The 10 Biggest ICO Scams Swindled $687.4 Million

Initial Coin Offerings are one of the most tempting investment options for those hoping to profit from the ever-evolving world of cryptocurrency. However, the lack of regulation has allowed ICO investors to become targets of sneaky schemes.

Though ICOs have snowballed, with more than 750 being invested in during 2018 alone, the number of scams has also steadily risen, with more victims of fraud falling prey to cryptocurrency criminals.

Following Satis Group’s revelation that approximately 80% of 2017 ICOs were identified scams, new data from Fortune Jack has found that just ten of the most high-profile ICO scams have swindled $687.4 million from unsuspecting investors.

In fact, the notorious Pincoin and iFan scam stole $660 million, with an estimated 32,000 investors falling prey to the money-making plot from Modern Tech.

As cryptocurrency continues to dominate headlines, more investors are pouring cash into ICO schemes in the hope of turning a quick profit. And with more than 150 scams listed on popular website Deadcoins, it’s easy to see how inexperienced ISO investors are being suckered.

The losses have become so prevalent that the US Securities and Exchange Commission (SEC) launched its own ISO scam in a bid to show investors how easy it is to set up such schemes.

The top ten most notorious ICO scams to date

Scam name Amount of money scammed ($)
Pincoin and iFan 660,000,000
Plexcoin 15,000,000
Bitcard 5,000,000
Opair and Ebitz 2,900,000
Benebit 2,700,000
Bitconnect 700,000
Confido 375,000
REcoin and DRC 300,000
Ponzicoin 250,000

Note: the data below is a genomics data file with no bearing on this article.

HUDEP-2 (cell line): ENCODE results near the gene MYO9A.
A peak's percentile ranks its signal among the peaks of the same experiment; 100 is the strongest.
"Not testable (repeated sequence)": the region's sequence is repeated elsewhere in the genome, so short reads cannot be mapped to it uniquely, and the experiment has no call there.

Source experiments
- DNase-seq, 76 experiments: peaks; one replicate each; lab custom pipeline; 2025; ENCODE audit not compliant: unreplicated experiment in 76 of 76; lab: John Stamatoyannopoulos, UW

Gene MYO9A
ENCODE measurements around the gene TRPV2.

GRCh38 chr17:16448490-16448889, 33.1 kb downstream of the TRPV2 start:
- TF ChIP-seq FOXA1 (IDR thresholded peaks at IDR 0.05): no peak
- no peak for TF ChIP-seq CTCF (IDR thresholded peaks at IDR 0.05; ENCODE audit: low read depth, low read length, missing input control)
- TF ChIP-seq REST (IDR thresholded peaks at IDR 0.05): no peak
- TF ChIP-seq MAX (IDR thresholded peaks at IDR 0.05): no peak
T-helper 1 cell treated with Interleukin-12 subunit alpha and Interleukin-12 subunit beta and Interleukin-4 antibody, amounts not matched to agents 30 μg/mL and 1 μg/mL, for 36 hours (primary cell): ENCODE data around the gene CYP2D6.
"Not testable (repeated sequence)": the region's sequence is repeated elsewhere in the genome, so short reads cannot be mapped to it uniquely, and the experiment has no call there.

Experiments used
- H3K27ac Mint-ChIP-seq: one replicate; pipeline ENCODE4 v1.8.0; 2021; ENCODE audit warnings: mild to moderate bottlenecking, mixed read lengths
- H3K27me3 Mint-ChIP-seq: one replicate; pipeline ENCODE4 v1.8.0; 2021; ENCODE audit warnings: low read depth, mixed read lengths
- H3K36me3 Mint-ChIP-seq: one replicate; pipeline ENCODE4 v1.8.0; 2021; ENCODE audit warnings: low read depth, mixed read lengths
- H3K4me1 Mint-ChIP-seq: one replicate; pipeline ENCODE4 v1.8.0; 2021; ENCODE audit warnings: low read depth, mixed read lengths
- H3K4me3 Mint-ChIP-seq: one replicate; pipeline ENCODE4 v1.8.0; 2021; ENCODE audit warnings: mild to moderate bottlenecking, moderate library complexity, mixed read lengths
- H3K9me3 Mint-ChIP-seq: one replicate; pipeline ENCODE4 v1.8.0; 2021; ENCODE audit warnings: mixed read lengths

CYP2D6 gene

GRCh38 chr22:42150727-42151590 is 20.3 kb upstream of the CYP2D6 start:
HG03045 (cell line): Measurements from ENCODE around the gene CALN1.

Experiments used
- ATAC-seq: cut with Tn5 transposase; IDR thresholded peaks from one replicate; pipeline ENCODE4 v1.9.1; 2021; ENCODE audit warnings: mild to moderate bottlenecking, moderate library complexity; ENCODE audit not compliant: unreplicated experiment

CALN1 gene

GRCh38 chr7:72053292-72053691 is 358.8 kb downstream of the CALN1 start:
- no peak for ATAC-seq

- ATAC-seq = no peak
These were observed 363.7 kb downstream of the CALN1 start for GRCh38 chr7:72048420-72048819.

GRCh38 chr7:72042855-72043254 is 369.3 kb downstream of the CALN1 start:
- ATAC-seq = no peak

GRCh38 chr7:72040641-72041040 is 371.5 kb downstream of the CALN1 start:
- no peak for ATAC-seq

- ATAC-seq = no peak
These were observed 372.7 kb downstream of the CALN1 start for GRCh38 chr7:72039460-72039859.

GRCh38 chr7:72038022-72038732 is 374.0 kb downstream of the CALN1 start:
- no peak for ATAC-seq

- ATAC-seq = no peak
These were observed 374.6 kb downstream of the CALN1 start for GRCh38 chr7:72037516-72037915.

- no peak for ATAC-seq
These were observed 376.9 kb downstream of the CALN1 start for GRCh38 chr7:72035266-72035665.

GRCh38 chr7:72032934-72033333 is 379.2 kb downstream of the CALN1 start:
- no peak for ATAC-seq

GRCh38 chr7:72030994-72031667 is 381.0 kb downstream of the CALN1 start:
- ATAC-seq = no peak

Karbon 200,000

 

Despite the SEC warning that ICOs “bring an increased risk of fraud and manipulation” due to the lack of regulation, the number of ICOs as well as the amount invested has increased over the past year.

In 2017 $6,240,046,555 was raised across 371 ICOs. However, in 2018 a staggering $20,074,423,238 has been raised across 789 ICOs to date.

This reveals a 222% increase in the amount raised in 2018 so far, compared to the full year of 2017. Additionally, there is a 113% increase in the number of ICOs in 2018 so far compared to 2017.

If Satis Group’s suggestion that almost 80% of 2017’s ICOs were identified scams is correct, 297 ICOs in 2017 may have been fraudulent. If this trend was to continue in 2018, 631 ICOs could be fraudulent.

Despite such shocking statistics, ICOs remain a relatively popular investment in 2018, with $20.1 billion being invested into ICOs so far.

The amount invested in ICOs in 2018 to date

Month Money invested ($)
January 1,985,750,821
February 1,660,013,613
March 4,173,112,271
April 1,268,948,460
May 1,985,596,961
June 5,778,213,703
July 809,577,207
August 989,375,043
September 1,423,835,159

 

So, what are the red flags that may alert you to an ISO scam? The following were present in the most high-profile incidents:

– Silence from companies when contacted by investors

– Lack of a whitepaper and inconsistencies on the ISO website

– Fake Linkedin Profiles of “the team” with stock images or stolen photos

– Any text humourous or otherwise outlining a scam

– Promise of fixed profit or guaranteed ROI

(Source: Fortune Jack)

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